Rosetta scientist's tearful apology over 'ShirtGate'

A scientist on the Rosetta space probe project has made a tearful apology after a shirt he wore for media interviews featuring cartoon images of scantily clad women sparked an Internet backlash.

Physicist Matt Taylor, when asked to talk about data being collected by the probe during a press briefing on Friday, kicked off his reply with an apology for the shirt, which had caused offence as science and technology is still viewed by many as a male-dominated field.

"The shirt I wore this week, I made a big mistake and I offended many people and I am very sorry about this," says a visibly upset Taylor, who then pauses to wipe his eyes as a male colleague pats him on the shoulder.

He then takes a breath and delivers his answer to the data question.

The decade-long Rosetta Project has involved landing a 100kg washing-machine-sized probe - Philae - on a comet travelling at at 18 kilometres per second through space 510 million kilometres away from Earth.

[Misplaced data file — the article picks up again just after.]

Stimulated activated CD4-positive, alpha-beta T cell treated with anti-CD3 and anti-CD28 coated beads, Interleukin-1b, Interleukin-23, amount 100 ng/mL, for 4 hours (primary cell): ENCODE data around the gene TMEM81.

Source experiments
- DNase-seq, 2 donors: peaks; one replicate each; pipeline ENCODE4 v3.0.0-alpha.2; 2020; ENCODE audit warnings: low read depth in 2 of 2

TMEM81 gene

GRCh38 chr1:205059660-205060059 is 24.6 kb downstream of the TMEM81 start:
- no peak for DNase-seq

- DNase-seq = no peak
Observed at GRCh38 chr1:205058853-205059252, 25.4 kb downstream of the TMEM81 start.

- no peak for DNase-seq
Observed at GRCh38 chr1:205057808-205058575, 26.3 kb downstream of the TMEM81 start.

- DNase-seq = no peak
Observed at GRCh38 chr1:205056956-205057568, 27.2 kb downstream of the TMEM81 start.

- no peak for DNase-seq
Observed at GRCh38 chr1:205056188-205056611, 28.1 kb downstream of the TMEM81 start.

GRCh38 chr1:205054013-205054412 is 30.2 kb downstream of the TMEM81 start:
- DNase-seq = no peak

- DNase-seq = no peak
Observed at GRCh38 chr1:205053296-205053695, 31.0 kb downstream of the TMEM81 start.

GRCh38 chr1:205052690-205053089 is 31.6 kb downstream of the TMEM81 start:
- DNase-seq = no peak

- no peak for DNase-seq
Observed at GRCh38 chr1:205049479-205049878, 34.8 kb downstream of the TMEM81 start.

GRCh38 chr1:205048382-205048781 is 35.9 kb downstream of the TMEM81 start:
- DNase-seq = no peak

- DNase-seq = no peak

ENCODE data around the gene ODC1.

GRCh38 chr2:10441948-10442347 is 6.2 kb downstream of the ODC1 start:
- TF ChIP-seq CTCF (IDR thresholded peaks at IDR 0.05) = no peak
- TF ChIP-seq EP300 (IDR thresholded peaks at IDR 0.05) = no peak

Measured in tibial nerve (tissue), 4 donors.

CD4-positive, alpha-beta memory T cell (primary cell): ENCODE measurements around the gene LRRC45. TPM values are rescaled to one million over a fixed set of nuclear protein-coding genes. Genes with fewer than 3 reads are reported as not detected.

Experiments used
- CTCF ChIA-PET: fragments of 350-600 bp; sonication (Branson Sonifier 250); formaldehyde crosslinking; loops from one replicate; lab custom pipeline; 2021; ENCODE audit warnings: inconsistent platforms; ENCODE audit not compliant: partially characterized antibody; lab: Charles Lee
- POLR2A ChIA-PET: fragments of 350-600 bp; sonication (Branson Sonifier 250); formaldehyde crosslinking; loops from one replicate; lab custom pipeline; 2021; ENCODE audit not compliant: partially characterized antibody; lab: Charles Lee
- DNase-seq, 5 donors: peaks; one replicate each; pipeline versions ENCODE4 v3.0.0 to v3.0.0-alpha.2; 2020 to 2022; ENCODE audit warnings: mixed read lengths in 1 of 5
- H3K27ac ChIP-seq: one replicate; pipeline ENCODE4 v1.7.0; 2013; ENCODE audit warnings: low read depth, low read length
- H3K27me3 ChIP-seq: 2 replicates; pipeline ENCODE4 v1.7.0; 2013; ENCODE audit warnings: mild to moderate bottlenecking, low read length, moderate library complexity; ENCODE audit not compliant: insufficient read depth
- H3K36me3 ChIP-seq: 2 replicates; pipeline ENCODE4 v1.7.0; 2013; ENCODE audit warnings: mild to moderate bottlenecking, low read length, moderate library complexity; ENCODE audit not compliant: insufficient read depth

But it was Taylor's shirt in interviews which captured the gaze of many an angry Netizen, spawning the hashtags #ShirtGate and #ShirtStorm and a burst of spoof images.

"Women are toooootally welcome in our community, just ask the dude in this shirt," tweeted a sarcastic female tech journalist, who then received abusive tweets in response, according to a BBC report.

"For clarity -- No, the shirt is not "cool" or acceptable in a professional setting - on an engineer, scientist, or anyone," tweeted another user.

Pressure mounted on Taylor to apologise, says the BBC, while others lightened the mood by spoofing the photo.

"Fixed it," claimed one tweeter, who posted a new image showing famous female scientists photoshopped onto the shirt.

The scientist wasn't without his sympathisers, however, says the BBC.

"Poor Dr Matt Taylor. He landed on a comet and the only thing people seem to talk about are his tattoos and his shirt," wrote one.